Pocket Climber (iOS) review

Pocket Climber is an iOS game from PunchBox Studios. It’s available now as a free, ad-supported download from the App Store, and carries additional in-app purchases of in-game currency.

Pocket Climber is, at heart, a 3D “endless running” game similar to titles like Temple Run. In a slight twist on the usual formula, however, the player character in Pocket Climber is scaling a huge, architecturally diverse and probably quite unsafe skyscraper by leaping from ledge to ledge. The player must ensure that the climber stays safe by swiping left and right to move between “lanes” and avoid obstacles, and swiping up to “jump” over obstacles that appear immediately in front of them. Obstacles vary from open windows preventing sideways jumps through window-cleaning cradles to residents of the building flinging barrels and sofas out of their windows. Every so often, the tower changes its architectural aesthetic, and the obstacles also change their appearance accordingly.

Like most other endless runners, Pocket Climber allows players to collect in-game currency as they play. This may either be spent in the in-game store to unlock and upgrade various special abilities or cosmetic items, or spent immediately upon failing in order to continue where they left off. There is no hard limit to how many times a player may continue in a single session — so long as they have the currency on hand to spare, they may keep continuing indefinitely, though the price increases rapidly as they proceed up the tower, and spending money on continuing means that is money that can’t be spent on upgrades or other special items.

Pocket Climber is built for social, competitive play. Upon completing a run, the player may share their score on Facebook or Twitter — the former initially connects via the external Facebook app and subsequently through a pop-up window, while the latter uses iOS 5+’s built-in functionality. The default tweet has a spelling mistake in it and also starts with an @-mention of the Pocket Climber Twitter account, which means anyone who doesn’t already follow Pocket Climber won’t see it. If PunchBox is hoping to use this functionality as a form of viral promotion — and apparently they are, since both the Twitter and Facebook posts carry a direct App Store link to download the game — then they need to fix this in an update, as they can’t necessarily rely on players correcting it every time they post a score.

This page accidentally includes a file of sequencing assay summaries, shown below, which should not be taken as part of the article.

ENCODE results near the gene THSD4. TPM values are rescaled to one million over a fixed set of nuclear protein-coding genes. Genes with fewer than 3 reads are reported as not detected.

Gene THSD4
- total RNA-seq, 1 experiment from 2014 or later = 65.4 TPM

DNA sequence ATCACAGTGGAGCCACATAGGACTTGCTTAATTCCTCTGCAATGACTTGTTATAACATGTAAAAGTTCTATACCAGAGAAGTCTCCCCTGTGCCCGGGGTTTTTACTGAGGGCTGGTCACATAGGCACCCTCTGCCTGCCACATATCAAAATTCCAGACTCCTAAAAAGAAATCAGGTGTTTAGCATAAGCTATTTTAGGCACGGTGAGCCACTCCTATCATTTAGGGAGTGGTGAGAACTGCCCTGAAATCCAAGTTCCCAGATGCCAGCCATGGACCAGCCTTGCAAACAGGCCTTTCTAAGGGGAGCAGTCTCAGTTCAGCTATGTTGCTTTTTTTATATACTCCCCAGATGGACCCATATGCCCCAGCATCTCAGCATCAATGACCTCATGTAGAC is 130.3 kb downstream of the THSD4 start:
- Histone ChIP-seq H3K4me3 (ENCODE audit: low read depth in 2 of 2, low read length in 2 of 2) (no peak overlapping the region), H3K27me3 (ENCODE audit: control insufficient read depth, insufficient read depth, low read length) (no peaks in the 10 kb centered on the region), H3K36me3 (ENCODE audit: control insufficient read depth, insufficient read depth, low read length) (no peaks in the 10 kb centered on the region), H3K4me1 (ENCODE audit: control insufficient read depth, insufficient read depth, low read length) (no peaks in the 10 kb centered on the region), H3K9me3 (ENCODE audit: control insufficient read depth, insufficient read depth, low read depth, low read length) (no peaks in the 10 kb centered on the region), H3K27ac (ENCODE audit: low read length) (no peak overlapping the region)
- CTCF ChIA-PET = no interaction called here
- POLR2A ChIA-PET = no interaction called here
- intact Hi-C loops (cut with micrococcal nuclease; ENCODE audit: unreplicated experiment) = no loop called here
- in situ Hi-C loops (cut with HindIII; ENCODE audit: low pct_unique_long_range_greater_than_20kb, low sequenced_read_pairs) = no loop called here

Pocket Climber also has Game Center leaderboard support, though for some reason this is only presented on the game’s title screen, not on the post-game results screen. Users running iOS 6 may make use of the new Challenge functionality to directly compete against their friends for a high score. The large number of people with identical, massive scores at the top of the global leaderboard suggests that, as usual, there is a considerable amount of score-hacking going on, but players with enough friends playing may ignore this easily and concentrate on beating people they know. In a future update, PunchBox would do well to make the leaderboards more prominent, as this will help encourage players to check in on the game more often in an attempt to compete against their friends.

Pocket Climber is a fun, decent quality game with good audio-visual presentation — it just needs a bit of polish here and there, particularly with regard to spellings in the in-game text and Twitter functionality. The “climbing” aspect provides an interesting twist on the usual endless running formula, and the user figures certainly seem to suggest it’s a big success so far — Game Center claims that there are over 1.3 million players. It’s certainly a proven formula, and proof positive that players apparently aren’t tired of the endless running genre just yet.

Pocket Climber is currently ranked at No. 10 in Top Free Apps and No. 5 in Top Free Games. Its iPad counterpart is currently ranked at No. 7 in Top Free iPad Apps and is the No. 1 free iPad game at the time of writing. Follow its progress with AppData, our tracking service for mobile and social apps and developers.


A decent entry in a genre with enduring popularity — albeit one that could do with a bit of polish here and there.